Army Strong Stories

U.S. Army

Visit goarmy.com »
Log In

Working animals in Iraq

April 17, 2011 | Lieutenant Colonel Kendall Mower

During my deployment I've run into several different categories of animals that we interact with.  I hadn't realized it, but there are 2 types of working dogs in the military.

There are the K-9 units.  These dogs work with the military police and are trained in specific tasks such as sniffing out narcotics, explosives, or trained to assist in enforcement.  I think most people associate this kind of job when they think of a military working dog.

The second type of official working dog are therapy dogs like Butch.  Butch is one of several dogs in theater that are assigned to the mental health teams.  She happens to be here with us at our combat support hospital.  Her job is to help put the patients at ease.  She is a very well-trained and affectionate dog.  You'll notice she has a "uniform" that she wears.  All working dogs have a rank.  It is typically 1 rank higher than the individual that works with them.  By doing this, if the handler ever caused any harm to the animal, it would be considered assaulting a senior NCO.  On either side of her uniform is her unit, and for fun they have also placed patches for many of the units also stationed here at COB Speicher that she works with.

Now there are also some "semi-official" animals here in Iraq.  I don't have a picture of "Rosie", but she is a mascot that was brought over with one of the units that runs our base.  She is officially sanctioned by leadership, but she hasn't been through the training that Butch has, and her role is more to boost the morale of the Soldiers from her unit.  She's not as friendly, and I've had her actually bark at me - so I don't care for her too much.

There are also the "non sanctioned" animals like this one.  These ones are usually strays that are adopted.  It is illegal to have them, but people tend to ignore that at times.  I've even heard of them being released from traps by individuals who don't want to see them taken away by vector control.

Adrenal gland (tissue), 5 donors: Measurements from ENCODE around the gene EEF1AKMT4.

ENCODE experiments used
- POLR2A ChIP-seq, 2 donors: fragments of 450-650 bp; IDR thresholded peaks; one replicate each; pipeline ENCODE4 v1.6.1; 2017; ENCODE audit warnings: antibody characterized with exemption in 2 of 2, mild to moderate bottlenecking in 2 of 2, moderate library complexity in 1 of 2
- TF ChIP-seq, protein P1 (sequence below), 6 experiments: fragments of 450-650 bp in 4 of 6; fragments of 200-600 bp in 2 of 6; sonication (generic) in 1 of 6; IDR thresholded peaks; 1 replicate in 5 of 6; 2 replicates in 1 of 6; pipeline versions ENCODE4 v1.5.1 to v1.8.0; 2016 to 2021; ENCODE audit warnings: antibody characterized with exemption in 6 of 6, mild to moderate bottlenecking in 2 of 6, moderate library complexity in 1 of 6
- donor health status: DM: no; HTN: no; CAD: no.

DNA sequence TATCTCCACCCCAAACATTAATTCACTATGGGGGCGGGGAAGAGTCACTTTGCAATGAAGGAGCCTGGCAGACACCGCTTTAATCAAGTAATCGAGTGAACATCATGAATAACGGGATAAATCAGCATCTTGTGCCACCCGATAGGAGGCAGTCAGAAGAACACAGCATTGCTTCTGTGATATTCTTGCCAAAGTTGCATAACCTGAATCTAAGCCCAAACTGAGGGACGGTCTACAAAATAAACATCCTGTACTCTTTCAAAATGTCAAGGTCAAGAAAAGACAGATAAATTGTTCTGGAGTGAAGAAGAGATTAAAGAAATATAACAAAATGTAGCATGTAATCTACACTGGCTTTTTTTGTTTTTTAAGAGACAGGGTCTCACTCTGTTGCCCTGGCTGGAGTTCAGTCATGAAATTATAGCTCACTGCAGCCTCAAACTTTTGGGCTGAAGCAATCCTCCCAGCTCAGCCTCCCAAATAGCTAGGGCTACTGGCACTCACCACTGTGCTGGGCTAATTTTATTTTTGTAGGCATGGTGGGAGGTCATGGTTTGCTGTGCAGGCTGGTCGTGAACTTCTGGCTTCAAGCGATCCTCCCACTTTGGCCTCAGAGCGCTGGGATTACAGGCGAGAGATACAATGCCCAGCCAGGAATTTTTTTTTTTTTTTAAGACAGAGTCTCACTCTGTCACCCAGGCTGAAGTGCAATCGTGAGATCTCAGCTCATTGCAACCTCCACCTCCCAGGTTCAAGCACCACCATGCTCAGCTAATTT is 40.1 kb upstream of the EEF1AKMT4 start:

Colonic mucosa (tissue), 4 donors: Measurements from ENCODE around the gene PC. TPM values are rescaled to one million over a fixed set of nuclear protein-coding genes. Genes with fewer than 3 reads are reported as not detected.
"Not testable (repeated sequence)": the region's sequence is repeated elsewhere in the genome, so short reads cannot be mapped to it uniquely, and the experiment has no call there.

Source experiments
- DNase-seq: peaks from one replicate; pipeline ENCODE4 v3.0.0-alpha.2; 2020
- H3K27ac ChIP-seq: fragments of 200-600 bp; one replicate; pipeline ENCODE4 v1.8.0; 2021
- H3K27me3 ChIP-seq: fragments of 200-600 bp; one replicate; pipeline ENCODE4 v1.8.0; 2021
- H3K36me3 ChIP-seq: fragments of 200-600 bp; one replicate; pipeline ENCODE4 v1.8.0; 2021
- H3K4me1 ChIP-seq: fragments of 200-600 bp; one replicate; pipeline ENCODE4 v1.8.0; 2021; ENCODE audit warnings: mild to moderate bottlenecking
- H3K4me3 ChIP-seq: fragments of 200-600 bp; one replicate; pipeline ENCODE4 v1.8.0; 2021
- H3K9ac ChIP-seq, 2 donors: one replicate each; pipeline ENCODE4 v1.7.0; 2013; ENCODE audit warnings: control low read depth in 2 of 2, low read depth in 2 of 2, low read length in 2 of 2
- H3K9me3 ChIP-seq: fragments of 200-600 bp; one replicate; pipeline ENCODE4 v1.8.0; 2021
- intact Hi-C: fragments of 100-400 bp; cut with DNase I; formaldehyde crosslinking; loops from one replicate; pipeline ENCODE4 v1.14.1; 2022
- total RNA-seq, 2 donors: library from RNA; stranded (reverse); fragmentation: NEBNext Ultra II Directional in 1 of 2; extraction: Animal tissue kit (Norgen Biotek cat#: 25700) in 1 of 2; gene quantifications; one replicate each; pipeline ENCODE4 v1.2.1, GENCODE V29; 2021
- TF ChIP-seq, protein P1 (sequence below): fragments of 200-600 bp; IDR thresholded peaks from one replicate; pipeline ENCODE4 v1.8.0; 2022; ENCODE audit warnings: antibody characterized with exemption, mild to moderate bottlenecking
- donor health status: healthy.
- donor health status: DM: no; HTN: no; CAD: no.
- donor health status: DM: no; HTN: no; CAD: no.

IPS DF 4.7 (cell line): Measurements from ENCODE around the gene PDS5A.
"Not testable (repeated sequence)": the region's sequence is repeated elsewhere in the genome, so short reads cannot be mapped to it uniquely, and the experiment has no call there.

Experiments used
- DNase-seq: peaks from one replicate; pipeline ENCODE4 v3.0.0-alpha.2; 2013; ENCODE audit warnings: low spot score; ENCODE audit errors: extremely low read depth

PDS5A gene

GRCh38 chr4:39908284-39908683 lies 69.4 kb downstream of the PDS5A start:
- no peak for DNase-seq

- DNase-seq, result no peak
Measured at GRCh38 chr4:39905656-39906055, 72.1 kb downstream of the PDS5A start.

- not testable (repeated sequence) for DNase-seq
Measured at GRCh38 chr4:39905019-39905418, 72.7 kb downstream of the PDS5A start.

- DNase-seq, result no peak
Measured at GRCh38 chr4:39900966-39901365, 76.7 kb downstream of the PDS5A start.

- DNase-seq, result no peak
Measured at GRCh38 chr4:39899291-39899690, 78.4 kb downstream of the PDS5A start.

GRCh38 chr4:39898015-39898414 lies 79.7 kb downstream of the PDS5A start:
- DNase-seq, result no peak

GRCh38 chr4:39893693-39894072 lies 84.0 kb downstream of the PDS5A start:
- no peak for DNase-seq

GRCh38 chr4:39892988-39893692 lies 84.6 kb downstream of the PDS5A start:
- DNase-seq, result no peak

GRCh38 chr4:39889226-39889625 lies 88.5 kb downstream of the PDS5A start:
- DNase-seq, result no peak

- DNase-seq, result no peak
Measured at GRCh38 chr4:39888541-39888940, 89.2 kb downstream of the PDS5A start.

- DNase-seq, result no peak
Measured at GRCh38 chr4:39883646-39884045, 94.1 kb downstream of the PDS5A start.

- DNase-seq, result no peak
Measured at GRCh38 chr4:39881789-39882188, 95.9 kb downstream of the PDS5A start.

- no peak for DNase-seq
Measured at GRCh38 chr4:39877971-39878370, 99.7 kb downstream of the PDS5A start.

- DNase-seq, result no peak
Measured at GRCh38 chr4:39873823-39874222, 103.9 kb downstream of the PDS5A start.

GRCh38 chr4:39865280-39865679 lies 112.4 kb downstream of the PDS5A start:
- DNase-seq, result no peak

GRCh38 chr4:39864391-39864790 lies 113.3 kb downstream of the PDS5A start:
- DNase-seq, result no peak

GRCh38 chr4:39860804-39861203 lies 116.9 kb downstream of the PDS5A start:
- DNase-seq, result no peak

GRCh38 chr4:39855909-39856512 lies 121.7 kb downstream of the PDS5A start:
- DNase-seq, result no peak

7 Comments

  • Shorty
    4/19/2011 2:03 PM
    I just saw this post while passing by some sites, and that cool. It was really interesting, thanks for posting it.
  • Rommel EL-Nasir Wakama
    4/19/2011 6:10 PM
    may God continue to bless,guide and protect our brothers,sisters,dads,mums,aunt,uncles and friends deployed in trouble zones all around the world.....ARMY STRONG...
  • Carrie
    4/19/2011 10:32 PM
    As one who considers not only the Army, but a position with either the MPs or Animal Care Specialists, I found your post to be an awesome boost for me as I await my ASVAB scores...God Bless, and may you all be safe wherever you are stationed.
  • Leyna
    4/19/2011 11:44 PM
    I like the idea of that is typically the working dogs are 1 rank higher than their handler.
  • Pat
    4/20/2011 8:25 AM
    My daughter just returned from Iraq. She loves animals and cared for dogs at one of the installations prior to deployment. This post made me smile.... animals are so therapeutic and good for the human soul. God Bless our men and women in uniform wherever they may be. WE LOVE YOU!
  • M Garner
    4/20/2011 9:06 AM
    What a great article!!! We recently adopted a dog that was rescued in Afghanistan. You would never ever know she was from over there. She is a lab mix and has blended with our family perfectly. She's so gentle with our two kids. There was a little bit of rough play in the beginning. She was a pup though and we have worked with her. A higher ranking NCO made a comment to my husband recently when they saw a dog wandering around over there that the dog should just be shot. My husband asked him why, and he said because it could have rabies. Clearly the dog was not rabid. It was sickening to my stomach that a soldier would be that way. Afterall, we're over there to teach the Afghan people to be more humane to each other and animals. We adopted from Puppy Rescue Mission which has been a Godsend for soldiers! If you have a mascot you need rescued please get in touch with them on Facebook. I believe one of their latest rescues was some puppies off a burn pile. Heartwrenching!!!! Thank you again for this article! I hope to see more therapy dogs!!! From experience - they work!!!! Trust me on this. On his 4th tour now, but I saw a change in my husband after we adopted Ginger! A very good one!!
  • Carley Price
    5/24/2014 9:45 PM
    You have also forgotten the working military dogs who serve in special forces!!!!!!

Your address will never appear on this site